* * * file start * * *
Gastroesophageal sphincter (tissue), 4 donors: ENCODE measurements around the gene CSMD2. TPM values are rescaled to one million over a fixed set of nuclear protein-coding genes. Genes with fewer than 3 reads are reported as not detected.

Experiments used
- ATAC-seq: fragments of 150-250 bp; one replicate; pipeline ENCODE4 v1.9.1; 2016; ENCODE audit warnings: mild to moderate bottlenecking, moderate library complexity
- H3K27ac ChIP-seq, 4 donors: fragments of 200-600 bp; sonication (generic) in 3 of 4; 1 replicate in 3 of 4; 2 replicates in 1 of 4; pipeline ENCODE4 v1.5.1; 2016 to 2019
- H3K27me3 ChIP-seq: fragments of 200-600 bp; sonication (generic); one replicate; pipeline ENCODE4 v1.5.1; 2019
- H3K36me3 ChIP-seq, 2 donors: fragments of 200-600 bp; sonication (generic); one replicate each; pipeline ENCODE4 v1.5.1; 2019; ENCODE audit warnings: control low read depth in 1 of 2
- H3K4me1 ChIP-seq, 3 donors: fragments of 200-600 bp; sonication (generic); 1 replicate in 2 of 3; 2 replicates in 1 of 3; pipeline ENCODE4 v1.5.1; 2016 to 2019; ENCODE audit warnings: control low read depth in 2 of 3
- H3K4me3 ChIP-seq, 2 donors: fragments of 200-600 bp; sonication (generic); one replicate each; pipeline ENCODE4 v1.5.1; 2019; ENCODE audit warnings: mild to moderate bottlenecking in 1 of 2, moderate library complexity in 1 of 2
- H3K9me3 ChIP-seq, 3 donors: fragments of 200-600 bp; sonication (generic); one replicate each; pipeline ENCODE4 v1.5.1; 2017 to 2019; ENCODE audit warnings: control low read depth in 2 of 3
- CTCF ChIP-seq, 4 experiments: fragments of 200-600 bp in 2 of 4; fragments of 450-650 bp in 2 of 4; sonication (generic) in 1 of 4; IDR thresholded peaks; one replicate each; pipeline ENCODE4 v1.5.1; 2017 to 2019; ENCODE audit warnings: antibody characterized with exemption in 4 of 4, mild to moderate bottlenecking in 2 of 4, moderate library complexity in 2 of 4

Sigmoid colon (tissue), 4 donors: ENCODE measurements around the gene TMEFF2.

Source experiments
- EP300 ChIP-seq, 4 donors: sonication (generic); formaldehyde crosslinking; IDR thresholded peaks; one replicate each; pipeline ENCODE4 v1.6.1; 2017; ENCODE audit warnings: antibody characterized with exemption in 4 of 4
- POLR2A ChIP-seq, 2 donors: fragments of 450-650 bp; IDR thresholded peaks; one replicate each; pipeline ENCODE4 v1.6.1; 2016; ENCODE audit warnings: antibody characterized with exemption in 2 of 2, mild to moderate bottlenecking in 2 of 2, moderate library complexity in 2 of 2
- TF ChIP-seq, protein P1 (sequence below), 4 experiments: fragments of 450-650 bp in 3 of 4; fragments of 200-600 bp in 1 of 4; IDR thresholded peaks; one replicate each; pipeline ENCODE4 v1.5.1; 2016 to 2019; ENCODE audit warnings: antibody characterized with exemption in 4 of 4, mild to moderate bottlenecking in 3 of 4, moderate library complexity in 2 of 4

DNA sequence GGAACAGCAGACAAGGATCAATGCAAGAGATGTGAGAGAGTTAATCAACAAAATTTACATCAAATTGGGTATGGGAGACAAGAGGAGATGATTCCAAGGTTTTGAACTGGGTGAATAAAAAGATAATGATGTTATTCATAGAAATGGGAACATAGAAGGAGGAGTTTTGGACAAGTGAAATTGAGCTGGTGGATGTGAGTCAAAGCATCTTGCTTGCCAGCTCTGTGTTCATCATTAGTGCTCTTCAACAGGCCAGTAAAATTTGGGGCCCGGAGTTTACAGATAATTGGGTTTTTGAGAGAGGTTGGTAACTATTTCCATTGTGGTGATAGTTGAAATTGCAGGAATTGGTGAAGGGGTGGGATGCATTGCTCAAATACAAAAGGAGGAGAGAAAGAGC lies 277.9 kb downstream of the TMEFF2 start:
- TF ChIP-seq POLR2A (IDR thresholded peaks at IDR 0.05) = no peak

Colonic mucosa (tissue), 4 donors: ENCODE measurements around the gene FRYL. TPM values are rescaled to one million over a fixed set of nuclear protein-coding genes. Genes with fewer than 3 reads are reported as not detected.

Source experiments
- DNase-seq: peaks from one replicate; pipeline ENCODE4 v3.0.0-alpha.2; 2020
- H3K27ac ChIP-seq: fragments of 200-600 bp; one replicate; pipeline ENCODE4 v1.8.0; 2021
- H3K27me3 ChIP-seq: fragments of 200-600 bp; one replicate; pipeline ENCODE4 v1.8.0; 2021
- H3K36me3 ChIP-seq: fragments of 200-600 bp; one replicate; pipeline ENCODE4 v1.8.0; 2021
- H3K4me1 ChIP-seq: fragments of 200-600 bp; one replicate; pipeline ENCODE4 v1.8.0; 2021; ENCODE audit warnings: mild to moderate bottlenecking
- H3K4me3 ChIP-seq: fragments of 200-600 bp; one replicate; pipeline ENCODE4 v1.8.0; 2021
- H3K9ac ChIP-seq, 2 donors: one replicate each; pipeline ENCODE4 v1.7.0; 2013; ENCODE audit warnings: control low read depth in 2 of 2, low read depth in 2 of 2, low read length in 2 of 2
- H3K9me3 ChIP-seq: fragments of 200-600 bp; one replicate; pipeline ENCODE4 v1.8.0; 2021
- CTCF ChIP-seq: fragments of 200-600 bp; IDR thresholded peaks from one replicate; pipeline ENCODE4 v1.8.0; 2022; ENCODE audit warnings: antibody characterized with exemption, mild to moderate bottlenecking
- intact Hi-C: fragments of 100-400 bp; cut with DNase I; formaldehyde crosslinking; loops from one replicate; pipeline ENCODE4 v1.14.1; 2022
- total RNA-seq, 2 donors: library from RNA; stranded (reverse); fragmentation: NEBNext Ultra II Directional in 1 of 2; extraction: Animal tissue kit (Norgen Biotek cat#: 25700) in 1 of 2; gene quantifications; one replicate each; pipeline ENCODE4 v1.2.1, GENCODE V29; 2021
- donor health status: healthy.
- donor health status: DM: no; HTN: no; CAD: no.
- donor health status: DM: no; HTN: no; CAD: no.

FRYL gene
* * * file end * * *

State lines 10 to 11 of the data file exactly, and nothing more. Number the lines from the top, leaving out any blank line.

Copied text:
- CTCF ChIP-seq, 4 experiments: fragments of 200-600 bp in 2 of 4; fragments of 450-650 bp in 2 of 4; sonication (generic) in 1 of 4; IDR thresholded peaks; one replicate each; pipeline ENCODE4 v1.5.1; 2017 to 2019; ENCODE audit warnings: antibody characterized with exemption in 4 of 4, mild to moderate bottlenecking in 2 of 4, moderate library complexity in 2 of 4

Sigmoid colon (tissue), 4 donors: ENCODE measurements around the gene TMEFF2.